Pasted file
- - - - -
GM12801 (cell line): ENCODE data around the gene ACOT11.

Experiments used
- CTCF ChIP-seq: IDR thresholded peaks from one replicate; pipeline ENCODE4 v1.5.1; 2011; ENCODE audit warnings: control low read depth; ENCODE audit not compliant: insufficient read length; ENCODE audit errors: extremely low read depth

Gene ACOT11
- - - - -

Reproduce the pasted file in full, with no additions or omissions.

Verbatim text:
GM12801 (cell line): ENCODE data around the gene ACOT11.

Experiments used
- CTCF ChIP-seq: IDR thresholded peaks from one replicate; pipeline ENCODE4 v1.5.1; 2011; ENCODE audit warnings: control low read depth; ENCODE audit not compliant: insufficient read length; ENCODE audit errors: extremely low read depth

Gene ACOT11